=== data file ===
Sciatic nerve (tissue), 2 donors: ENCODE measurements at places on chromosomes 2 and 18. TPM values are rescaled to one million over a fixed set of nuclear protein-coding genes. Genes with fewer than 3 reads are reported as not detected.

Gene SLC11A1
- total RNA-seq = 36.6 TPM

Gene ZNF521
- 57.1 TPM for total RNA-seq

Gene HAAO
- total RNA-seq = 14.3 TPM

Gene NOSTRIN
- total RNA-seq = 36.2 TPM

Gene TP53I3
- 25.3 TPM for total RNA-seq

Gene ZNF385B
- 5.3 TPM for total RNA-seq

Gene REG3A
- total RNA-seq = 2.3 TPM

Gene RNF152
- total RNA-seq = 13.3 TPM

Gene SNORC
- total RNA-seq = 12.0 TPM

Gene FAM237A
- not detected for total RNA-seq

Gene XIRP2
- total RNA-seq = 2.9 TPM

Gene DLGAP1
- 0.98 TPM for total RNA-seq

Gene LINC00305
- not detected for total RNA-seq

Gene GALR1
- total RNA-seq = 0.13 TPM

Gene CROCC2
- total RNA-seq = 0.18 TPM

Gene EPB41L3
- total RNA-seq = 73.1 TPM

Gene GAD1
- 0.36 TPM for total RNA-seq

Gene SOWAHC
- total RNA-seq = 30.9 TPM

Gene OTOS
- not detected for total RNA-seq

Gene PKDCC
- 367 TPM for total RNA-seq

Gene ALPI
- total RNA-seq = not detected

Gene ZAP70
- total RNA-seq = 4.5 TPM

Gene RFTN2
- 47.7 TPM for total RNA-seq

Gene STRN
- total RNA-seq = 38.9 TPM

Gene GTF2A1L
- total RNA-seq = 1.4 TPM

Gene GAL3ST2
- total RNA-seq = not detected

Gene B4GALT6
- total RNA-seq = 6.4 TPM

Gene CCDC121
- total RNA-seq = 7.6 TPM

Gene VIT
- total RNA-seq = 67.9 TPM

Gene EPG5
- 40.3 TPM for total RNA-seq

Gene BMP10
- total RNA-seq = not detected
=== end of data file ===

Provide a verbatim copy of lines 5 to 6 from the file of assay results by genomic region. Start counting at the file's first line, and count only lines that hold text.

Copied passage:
- 57.1 TPM for total RNA-seq

Gene HAAO